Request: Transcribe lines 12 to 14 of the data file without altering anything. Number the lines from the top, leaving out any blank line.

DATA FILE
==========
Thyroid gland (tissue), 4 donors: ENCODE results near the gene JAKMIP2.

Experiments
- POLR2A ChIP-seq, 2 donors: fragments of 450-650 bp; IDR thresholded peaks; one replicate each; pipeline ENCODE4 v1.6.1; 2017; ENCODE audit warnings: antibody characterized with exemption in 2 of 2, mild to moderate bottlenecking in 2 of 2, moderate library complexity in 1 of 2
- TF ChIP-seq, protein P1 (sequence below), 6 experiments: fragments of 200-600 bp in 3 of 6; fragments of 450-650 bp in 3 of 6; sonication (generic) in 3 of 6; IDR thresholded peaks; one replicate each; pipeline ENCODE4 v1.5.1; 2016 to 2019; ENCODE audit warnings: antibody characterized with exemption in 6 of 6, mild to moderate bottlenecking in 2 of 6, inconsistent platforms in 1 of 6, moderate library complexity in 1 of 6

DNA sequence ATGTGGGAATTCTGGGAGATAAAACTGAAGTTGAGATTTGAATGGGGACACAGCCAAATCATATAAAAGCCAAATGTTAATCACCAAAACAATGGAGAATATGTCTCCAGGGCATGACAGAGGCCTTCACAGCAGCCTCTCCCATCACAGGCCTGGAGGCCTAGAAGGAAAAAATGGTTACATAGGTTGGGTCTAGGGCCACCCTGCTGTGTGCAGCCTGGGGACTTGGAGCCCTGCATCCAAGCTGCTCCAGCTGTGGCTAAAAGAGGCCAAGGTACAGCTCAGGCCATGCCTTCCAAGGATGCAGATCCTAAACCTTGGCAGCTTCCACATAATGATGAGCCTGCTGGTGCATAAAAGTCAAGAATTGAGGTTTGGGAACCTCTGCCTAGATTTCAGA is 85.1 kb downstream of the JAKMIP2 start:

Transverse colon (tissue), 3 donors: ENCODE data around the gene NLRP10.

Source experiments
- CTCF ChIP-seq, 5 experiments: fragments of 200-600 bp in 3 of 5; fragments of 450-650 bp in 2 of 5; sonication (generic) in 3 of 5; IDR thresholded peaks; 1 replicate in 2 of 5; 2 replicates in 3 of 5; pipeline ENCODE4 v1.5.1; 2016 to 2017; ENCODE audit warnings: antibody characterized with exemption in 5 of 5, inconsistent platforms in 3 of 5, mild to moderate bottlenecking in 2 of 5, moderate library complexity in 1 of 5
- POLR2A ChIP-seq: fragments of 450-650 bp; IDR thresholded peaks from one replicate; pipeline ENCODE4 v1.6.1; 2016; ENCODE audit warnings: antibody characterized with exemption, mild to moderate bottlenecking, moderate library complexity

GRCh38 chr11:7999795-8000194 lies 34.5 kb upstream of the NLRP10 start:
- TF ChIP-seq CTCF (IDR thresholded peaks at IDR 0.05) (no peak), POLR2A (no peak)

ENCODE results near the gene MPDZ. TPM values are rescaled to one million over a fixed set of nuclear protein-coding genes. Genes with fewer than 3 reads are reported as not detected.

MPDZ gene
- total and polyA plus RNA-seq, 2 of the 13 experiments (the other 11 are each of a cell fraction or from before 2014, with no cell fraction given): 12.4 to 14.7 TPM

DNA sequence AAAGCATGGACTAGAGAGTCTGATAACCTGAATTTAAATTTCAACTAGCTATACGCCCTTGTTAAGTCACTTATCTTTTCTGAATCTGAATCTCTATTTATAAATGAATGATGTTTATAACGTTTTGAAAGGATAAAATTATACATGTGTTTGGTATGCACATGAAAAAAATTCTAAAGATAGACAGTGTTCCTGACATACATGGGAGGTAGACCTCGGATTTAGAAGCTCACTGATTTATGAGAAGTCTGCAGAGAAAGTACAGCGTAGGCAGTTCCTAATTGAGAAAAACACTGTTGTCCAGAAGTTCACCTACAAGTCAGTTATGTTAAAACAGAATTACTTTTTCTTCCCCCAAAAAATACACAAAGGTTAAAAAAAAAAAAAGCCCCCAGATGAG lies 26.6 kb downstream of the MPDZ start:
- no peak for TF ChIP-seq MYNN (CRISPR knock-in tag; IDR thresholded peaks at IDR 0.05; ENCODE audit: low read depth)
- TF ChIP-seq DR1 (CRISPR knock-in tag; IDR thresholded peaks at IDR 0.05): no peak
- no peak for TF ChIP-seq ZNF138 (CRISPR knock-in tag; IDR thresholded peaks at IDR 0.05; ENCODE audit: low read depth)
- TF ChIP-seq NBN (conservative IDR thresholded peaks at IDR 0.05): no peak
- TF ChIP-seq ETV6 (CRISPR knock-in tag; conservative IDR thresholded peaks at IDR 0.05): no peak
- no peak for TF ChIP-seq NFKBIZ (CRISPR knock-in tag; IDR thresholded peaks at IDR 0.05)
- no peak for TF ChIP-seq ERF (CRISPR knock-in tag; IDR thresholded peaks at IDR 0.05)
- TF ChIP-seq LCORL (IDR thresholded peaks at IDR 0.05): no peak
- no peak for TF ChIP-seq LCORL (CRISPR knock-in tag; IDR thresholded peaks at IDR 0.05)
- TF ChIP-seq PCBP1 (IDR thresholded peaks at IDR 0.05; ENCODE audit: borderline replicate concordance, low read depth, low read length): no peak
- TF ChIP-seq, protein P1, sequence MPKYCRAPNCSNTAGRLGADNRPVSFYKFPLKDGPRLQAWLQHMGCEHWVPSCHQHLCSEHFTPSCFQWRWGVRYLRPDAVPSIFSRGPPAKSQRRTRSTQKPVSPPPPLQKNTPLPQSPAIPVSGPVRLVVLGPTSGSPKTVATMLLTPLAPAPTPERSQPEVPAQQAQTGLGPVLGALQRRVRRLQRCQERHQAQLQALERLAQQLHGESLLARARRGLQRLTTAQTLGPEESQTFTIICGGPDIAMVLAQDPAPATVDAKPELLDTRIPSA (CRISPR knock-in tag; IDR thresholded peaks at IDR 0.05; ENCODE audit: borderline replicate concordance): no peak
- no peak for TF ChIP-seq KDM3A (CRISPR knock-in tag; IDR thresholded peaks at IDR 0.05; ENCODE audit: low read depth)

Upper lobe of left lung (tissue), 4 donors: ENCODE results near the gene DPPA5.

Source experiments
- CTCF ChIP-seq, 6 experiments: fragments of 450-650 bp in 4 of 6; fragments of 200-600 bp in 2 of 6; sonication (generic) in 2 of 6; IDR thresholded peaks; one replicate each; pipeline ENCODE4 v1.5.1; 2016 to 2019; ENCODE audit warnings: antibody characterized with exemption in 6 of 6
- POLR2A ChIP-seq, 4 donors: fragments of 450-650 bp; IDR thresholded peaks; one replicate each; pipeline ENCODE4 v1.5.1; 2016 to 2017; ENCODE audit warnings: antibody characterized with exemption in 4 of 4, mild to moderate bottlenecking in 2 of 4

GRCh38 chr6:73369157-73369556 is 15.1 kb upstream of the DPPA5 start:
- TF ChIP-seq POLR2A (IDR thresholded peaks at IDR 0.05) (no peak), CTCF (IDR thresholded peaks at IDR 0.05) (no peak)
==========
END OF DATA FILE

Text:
ENCODE results near the gene MPDZ. TPM values are rescaled to one million over a fixed set of nuclear protein-coding genes. Genes with fewer than 3 reads are reported as not detected.

MPDZ gene
- total and polyA plus RNA-seq, 2 of the 13 experiments (the other 11 are each of a cell fraction or from before 2014, with no cell fraction given): 12.4 to 14.7 TPM